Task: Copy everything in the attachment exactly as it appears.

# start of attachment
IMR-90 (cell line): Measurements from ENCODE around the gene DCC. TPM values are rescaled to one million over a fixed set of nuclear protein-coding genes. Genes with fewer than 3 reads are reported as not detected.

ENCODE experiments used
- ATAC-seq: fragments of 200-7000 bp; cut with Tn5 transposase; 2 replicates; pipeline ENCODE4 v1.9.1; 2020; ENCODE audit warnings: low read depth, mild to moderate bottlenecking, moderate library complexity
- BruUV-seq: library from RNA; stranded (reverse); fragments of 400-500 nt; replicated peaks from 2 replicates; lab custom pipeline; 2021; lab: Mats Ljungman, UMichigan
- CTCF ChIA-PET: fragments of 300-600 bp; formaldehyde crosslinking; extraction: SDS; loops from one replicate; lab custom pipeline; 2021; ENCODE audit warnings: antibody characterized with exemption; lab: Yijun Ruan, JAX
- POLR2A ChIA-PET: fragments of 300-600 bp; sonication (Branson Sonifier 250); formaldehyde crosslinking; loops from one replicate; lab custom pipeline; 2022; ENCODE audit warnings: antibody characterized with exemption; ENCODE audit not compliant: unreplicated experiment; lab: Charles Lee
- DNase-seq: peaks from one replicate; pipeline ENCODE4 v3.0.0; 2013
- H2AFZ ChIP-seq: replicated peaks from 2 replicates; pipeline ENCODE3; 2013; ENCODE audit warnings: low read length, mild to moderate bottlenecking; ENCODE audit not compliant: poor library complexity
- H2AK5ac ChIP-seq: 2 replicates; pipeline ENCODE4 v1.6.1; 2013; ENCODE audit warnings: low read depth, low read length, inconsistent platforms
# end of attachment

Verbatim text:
IMR-90 (cell line): Measurements from ENCODE around the gene DCC. TPM values are rescaled to one million over a fixed set of nuclear protein-coding genes. Genes with fewer than 3 reads are reported as not detected.

ENCODE experiments used
- ATAC-seq: fragments of 200-7000 bp; cut with Tn5 transposase; 2 replicates; pipeline ENCODE4 v1.9.1; 2020; ENCODE audit warnings: low read depth, mild to moderate bottlenecking, moderate library complexity
- BruUV-seq: library from RNA; stranded (reverse); fragments of 400-500 nt; replicated peaks from 2 replicates; lab custom pipeline; 2021; lab: Mats Ljungman, UMichigan
- CTCF ChIA-PET: fragments of 300-600 bp; formaldehyde crosslinking; extraction: SDS; loops from one replicate; lab custom pipeline; 2021; ENCODE audit warnings: antibody characterized with exemption; lab: Yijun Ruan, JAX
- POLR2A ChIA-PET: fragments of 300-600 bp; sonication (Branson Sonifier 250); formaldehyde crosslinking; loops from one replicate; lab custom pipeline; 2022; ENCODE audit warnings: antibody characterized with exemption; ENCODE audit not compliant: unreplicated experiment; lab: Charles Lee
- DNase-seq: peaks from one replicate; pipeline ENCODE4 v3.0.0; 2013
- H2AFZ ChIP-seq: replicated peaks from 2 replicates; pipeline ENCODE3; 2013; ENCODE audit warnings: low read length, mild to moderate bottlenecking; ENCODE audit not compliant: poor library complexity
- H2AK5ac ChIP-seq: 2 replicates; pipeline ENCODE4 v1.6.1; 2013; ENCODE audit warnings: low read depth, low read length, inconsistent platforms